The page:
After getting to see some solid PGA Tour action and some not-so-solid pace of play, I have read with interest Karen Crouse's New York Times story from Riviera on the topic. Leadership in golf has generally--with exceptions--signalled a desire not to act.
Going forward I believe we need to separate the issue a few ways so as to not allow the issue to be clouded by excuses.
1.Length of round for the everyday game.
WSJ's Jason Gay included golf in this humorous roundup of what sports are doing to speed things up for an increasingly distracted younger generation.
It isn’t just the big leagues that are worried. It’s every sport. And it isn’t only the sports we watch on TV—it’s the sports we all play, too. Every game needs to be fast. Golf, in particular, is in a high panic that asking anyone under 80 years old to play 18 holes is like asking them to take a month-long canoe trip down the Amazon.
Are you kidding me? Eighteen holes of golf? What do you think I am, dead?
Speed is the rage, we’re all constantly told. People want experiences that are quick and effective and capable of being packed into a torrent of life events. My Journal columns, for example, are now mostly read on mobile phones by readers who are parachuting out of airplanes while using Instagram, fighting robot dinosaurs and making lunches for their kids.
2. Consistently slow golfers who disregard the 45 second rule and fail to play ready golf. There are some--like Ben Crane--who has spent over a decade taking too long to play even a basic shot. Because they're "nice guys" or they make light of their pace in lame videos, they get a pass. When their play is so disproportionately slow compared to their peers, the behavior is unbecoming of a professional golfer. From an in-person spectator view, such play will make people stay at home instead of coming to pro golf tournaments. And its rude to a player's peers.
John Feinstein and I tackled this question on Golf Central today. While I agree with those who say penalty shots are the only solution, I'm increasingly of the view that the only way to make people speed up is to shame in the form of huge (published) fines, reporting each week's bad times and/or having a bonus pool that rewards faster golfers based on ShotLink data.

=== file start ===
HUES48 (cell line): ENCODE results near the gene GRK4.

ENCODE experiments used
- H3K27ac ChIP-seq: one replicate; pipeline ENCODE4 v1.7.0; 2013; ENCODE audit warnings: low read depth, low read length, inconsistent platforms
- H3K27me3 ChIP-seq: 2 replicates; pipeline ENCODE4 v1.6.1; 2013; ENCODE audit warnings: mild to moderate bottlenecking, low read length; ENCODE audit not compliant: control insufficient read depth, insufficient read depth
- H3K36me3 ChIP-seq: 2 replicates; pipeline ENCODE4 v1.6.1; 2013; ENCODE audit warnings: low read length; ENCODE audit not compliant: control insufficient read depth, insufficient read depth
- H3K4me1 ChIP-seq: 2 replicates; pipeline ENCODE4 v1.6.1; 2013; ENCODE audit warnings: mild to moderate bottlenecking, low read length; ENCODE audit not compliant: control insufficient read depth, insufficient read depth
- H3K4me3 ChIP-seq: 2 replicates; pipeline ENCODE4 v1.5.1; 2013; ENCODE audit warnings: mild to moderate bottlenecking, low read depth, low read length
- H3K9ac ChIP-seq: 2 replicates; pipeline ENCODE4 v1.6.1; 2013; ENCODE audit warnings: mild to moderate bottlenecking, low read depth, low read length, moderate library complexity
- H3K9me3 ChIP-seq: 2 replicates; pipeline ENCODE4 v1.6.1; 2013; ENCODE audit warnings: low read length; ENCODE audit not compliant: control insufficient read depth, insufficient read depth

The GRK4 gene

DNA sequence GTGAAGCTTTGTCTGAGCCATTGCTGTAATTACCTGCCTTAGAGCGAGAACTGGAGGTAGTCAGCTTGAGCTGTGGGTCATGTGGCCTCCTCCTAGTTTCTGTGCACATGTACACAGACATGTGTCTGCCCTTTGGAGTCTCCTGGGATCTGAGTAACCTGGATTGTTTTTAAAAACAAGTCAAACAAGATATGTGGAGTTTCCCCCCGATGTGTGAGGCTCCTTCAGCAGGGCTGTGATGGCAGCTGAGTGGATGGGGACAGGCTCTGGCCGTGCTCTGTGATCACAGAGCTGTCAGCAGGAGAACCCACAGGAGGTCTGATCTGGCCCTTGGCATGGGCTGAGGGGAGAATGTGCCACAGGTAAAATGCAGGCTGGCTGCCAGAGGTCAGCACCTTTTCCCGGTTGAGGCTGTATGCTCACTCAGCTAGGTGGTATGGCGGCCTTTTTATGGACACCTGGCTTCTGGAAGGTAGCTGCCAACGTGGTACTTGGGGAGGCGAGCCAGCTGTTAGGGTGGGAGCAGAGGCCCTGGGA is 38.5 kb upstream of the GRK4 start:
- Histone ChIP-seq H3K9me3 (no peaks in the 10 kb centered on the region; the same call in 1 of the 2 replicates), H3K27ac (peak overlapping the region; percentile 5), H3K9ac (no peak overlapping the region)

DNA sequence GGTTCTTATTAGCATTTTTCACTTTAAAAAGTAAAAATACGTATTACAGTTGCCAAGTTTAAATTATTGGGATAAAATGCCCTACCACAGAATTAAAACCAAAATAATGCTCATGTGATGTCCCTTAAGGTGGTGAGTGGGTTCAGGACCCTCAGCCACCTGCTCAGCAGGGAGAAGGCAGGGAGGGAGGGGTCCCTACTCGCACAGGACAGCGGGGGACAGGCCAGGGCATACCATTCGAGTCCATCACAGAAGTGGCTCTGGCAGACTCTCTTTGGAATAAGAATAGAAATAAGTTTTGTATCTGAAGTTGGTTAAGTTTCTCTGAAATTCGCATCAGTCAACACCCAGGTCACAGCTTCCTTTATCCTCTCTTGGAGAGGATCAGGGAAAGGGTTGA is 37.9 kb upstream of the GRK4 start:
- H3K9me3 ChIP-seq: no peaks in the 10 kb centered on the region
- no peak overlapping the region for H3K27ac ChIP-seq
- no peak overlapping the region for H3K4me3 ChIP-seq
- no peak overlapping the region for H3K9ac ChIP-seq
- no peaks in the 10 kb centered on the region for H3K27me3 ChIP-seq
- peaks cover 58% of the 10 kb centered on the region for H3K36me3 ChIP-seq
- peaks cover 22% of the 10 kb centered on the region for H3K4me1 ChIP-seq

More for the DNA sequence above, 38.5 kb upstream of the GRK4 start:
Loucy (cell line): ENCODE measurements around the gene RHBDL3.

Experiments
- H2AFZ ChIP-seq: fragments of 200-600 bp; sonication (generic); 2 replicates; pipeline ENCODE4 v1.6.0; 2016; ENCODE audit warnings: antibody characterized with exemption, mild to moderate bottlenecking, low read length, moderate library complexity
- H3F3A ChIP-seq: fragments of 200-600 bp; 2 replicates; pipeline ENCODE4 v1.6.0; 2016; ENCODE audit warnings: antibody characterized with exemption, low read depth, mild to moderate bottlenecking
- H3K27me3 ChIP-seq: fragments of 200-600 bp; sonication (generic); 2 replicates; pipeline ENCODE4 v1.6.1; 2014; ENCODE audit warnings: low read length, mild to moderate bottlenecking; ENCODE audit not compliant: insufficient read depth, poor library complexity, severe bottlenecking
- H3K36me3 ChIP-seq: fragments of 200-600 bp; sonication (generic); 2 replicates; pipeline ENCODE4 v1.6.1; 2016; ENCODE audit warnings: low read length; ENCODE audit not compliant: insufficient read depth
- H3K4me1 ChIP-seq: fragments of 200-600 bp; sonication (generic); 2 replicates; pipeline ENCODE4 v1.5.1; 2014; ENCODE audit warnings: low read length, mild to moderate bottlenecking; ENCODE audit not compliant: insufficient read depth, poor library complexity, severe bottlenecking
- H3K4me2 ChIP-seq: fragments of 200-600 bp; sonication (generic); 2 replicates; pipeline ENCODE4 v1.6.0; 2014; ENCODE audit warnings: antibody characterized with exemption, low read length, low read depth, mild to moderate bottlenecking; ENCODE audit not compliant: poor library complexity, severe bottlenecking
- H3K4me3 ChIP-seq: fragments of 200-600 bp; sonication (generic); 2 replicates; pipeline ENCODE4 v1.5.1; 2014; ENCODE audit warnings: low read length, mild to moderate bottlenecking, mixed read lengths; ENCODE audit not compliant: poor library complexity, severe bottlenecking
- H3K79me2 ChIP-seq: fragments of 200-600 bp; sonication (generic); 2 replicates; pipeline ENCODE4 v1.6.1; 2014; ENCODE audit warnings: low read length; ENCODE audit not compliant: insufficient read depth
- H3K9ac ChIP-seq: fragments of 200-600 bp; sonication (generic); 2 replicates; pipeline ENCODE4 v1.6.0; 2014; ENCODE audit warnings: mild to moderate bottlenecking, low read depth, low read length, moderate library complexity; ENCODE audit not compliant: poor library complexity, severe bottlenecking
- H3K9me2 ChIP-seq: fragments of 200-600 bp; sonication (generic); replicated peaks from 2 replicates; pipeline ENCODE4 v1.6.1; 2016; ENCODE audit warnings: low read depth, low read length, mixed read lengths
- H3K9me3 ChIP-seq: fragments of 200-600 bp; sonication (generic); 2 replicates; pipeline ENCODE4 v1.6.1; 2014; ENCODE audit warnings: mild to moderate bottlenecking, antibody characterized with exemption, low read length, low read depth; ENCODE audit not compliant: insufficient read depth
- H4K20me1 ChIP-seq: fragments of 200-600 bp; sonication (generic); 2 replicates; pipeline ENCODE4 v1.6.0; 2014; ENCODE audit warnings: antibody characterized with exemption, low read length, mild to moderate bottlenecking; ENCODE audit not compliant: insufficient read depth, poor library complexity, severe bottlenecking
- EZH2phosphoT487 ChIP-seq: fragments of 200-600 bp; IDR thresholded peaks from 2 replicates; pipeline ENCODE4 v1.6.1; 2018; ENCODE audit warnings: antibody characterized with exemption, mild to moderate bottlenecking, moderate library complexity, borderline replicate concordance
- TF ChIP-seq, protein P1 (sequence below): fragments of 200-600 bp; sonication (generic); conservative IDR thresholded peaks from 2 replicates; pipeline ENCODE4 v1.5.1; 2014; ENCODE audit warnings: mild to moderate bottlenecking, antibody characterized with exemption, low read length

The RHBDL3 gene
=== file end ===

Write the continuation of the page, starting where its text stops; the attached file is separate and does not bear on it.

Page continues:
3. Golfers taking their sweet time in a high-pressure situation. This is the issue Crouse considers in her piece, with Jason Day as the centerpiece. While he is perpetually slow, I think we all understand his view that he should not rush a key shot down the stretch. He even cites the support of Tiger Woods.
However, Day's argument falls flat because he is slow all of the time. Tiger plays at a normal clip, buying some political capital when he has set up shop over a key shot. Same deal with Phil Mickelson. And from what I saw of Jordan Spieth last week when paired with rabbits Bubba Watson and Bill Haas, he's moved into the same category as Tiger and Phil.
The movement to speed up the game is driven by the fear that it will not appeal to today’s youth with their increasingly short attention spans or older golfers with limited free time for recreational pursuits. “Is there a way to take 25 minutes off the average round, and is that necessarily going to make for a better product or presentation?” Monahan asked. “It’s not apparent.”
It's also not apparent what the bonus is of watching any round of golf take 25 minutes longer than is necessary.
He noted that events not affected by weather delays or extra holes were being completed within the telecast window, which, like airline flight schedules, is padded to allow for lag time.
“So much of the beauty of what you see week in and week out is what a player faces and how they deal with that,” Monahan added. “Do they change their mannerisms? Do they change their preshot routine? How are they handling that situation?”
Which speaks to the last point: such slow play is interesting when it's a leader down the stretch. But on Thursday to Saturday, the sport is turning people off who come to golf tournaments and watch people stand around.